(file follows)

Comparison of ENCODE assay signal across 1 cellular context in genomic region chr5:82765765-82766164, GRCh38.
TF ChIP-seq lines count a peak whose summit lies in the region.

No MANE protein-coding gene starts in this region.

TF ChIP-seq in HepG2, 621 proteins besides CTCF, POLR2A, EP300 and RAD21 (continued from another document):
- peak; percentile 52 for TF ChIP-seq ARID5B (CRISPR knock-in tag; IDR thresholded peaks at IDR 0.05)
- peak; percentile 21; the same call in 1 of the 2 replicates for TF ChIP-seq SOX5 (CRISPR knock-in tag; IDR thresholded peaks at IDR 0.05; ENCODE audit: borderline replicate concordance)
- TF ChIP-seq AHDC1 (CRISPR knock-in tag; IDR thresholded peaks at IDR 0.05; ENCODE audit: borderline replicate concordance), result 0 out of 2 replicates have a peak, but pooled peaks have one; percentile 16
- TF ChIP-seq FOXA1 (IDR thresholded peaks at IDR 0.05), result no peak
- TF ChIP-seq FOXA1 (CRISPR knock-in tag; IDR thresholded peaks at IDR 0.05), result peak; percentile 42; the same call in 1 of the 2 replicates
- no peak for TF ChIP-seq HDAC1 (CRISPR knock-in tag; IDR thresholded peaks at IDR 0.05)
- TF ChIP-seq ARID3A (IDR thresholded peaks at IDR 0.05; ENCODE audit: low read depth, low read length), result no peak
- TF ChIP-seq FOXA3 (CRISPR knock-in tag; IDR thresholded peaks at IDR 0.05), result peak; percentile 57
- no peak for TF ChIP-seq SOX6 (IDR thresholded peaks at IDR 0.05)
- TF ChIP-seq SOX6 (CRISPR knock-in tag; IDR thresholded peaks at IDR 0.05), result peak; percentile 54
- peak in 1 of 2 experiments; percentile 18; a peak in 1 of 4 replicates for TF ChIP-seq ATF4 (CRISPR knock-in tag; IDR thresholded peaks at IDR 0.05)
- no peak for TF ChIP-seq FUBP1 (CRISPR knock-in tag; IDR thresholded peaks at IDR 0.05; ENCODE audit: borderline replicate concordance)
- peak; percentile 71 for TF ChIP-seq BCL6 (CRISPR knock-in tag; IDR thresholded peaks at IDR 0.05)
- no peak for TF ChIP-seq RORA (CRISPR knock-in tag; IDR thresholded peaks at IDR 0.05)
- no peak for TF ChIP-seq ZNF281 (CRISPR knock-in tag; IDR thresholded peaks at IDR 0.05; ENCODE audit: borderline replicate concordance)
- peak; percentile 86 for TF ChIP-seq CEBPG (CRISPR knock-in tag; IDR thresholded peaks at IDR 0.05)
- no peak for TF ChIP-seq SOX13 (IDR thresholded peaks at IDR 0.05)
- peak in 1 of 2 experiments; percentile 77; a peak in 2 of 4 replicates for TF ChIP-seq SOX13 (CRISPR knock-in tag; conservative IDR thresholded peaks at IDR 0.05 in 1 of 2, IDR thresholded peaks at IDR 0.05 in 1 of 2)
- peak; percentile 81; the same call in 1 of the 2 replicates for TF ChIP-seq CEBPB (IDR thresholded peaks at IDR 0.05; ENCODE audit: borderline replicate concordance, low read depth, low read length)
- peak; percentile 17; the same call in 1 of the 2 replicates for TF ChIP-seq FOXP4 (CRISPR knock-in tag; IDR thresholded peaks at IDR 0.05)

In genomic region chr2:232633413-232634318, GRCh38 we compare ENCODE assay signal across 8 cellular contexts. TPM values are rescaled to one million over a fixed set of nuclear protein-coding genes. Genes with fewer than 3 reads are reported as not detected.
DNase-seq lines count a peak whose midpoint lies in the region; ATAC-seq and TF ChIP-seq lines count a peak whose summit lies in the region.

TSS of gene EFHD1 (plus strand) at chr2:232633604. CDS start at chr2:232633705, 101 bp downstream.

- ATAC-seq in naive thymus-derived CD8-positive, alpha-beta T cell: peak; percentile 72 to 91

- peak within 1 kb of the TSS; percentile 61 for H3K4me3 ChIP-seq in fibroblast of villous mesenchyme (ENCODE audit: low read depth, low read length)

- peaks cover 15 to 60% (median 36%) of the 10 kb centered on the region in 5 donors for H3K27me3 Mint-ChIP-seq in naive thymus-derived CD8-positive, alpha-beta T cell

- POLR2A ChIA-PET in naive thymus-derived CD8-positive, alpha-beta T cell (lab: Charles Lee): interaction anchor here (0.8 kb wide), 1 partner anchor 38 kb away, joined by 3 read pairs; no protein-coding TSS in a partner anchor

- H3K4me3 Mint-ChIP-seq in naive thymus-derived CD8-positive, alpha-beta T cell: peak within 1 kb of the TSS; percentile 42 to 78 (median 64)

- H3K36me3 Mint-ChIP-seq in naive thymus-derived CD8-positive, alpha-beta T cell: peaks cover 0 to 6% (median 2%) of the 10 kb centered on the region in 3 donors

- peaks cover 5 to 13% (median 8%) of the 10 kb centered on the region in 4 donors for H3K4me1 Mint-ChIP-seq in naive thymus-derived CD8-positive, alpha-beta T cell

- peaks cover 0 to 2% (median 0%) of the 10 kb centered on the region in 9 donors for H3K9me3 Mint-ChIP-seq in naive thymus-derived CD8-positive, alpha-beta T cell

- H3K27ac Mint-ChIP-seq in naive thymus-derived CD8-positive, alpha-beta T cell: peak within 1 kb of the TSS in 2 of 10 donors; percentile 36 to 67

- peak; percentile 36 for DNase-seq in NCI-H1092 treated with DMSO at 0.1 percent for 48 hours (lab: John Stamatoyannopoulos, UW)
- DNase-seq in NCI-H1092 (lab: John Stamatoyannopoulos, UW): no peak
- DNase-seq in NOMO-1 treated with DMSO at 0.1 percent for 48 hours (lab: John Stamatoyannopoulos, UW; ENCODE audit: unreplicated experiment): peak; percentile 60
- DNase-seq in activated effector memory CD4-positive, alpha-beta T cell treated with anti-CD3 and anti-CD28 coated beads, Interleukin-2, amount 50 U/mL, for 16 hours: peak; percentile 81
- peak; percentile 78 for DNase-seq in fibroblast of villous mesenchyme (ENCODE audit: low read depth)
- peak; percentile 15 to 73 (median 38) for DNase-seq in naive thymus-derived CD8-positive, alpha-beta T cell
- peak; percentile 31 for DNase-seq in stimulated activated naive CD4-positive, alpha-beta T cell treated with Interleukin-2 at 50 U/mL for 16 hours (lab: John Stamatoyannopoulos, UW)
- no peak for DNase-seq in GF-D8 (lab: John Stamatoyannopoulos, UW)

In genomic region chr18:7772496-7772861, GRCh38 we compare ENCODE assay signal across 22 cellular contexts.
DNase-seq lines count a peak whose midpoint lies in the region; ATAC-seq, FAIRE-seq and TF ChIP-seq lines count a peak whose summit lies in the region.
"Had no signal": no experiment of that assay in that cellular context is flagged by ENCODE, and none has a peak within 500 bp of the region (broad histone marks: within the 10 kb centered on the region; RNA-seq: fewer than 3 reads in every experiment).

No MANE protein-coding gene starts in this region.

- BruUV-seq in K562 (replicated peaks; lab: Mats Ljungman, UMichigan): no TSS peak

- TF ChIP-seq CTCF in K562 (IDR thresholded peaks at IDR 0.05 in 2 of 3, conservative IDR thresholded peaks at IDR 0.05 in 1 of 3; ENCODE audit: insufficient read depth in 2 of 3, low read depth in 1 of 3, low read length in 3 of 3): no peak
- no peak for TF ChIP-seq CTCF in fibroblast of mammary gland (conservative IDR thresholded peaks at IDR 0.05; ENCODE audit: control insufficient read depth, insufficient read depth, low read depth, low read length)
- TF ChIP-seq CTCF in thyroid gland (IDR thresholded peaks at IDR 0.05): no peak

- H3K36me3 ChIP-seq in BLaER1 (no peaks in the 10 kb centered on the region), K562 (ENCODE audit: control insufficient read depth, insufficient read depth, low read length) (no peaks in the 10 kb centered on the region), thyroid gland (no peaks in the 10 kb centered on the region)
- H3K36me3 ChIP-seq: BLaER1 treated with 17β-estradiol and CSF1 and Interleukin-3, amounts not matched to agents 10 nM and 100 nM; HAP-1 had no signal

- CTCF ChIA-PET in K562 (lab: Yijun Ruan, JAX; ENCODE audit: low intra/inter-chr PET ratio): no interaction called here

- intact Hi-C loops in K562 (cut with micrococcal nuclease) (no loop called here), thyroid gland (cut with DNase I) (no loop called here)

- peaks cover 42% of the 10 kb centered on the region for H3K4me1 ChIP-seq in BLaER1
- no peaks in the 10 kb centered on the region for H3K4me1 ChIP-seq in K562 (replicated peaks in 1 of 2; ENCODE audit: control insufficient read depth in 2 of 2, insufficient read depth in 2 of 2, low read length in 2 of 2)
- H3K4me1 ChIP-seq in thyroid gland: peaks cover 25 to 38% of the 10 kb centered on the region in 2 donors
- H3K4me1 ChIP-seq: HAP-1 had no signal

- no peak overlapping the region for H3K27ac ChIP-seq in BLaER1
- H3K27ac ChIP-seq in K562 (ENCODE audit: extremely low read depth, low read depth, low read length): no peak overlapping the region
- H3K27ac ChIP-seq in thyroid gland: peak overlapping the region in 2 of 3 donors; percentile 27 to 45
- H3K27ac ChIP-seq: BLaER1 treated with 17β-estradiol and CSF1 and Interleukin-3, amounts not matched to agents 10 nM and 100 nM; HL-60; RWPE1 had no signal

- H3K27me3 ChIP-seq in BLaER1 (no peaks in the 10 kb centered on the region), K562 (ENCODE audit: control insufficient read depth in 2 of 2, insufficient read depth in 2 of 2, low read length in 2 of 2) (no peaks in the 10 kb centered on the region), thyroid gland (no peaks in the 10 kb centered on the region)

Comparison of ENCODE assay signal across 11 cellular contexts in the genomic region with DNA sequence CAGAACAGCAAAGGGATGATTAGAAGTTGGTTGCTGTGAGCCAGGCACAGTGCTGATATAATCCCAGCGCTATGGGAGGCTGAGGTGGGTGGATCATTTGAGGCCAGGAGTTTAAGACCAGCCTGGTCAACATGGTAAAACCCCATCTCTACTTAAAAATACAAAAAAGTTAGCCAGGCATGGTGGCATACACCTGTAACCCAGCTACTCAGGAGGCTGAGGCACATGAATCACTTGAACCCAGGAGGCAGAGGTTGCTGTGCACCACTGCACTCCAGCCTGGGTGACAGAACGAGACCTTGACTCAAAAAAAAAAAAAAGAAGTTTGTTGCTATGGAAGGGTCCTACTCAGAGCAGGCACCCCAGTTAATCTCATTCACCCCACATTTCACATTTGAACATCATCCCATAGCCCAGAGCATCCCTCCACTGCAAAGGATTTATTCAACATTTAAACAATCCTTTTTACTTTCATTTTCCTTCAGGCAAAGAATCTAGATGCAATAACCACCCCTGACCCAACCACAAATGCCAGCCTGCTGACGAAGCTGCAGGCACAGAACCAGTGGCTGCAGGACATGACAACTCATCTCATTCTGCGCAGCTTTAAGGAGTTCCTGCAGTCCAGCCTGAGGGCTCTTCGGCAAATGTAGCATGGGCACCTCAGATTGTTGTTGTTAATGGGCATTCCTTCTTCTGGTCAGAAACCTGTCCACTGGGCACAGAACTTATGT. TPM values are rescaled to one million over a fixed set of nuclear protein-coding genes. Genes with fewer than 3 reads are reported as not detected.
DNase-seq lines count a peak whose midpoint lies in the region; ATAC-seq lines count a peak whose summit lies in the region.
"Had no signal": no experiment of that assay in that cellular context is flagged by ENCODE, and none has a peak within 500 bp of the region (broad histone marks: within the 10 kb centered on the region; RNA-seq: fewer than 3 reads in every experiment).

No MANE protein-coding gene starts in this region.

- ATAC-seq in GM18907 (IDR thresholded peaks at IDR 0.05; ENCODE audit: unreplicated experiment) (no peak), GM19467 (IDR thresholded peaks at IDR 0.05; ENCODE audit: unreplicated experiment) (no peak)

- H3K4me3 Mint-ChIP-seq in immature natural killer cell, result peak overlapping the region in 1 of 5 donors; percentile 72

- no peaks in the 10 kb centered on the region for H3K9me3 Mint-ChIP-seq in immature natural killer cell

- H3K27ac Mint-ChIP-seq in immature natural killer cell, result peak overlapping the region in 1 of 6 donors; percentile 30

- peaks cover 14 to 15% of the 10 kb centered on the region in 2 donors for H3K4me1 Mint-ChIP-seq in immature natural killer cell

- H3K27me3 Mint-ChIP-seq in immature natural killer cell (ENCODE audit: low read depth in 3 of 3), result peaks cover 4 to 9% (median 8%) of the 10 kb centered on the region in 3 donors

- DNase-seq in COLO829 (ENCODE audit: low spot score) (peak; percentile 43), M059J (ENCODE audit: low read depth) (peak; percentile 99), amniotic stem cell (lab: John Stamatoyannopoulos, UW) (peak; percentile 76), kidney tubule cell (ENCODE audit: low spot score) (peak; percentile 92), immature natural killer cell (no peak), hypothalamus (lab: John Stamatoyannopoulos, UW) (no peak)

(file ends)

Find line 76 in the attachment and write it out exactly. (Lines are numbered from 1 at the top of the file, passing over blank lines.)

- DNase-seq in COLO829 (ENCODE audit: low spot score) (peak; percentile 43), M059J (ENCODE audit: low read depth) (peak; percentile 99), amniotic stem cell (lab: John Stamatoyannopoulos, UW) (peak; percentile 76), kidney tubule cell (ENCODE audit: low spot score) (peak; percentile 92), immature natural killer cell (no peak), hypothalamus (lab: John Stamatoyannopoulos, UW) (no peak)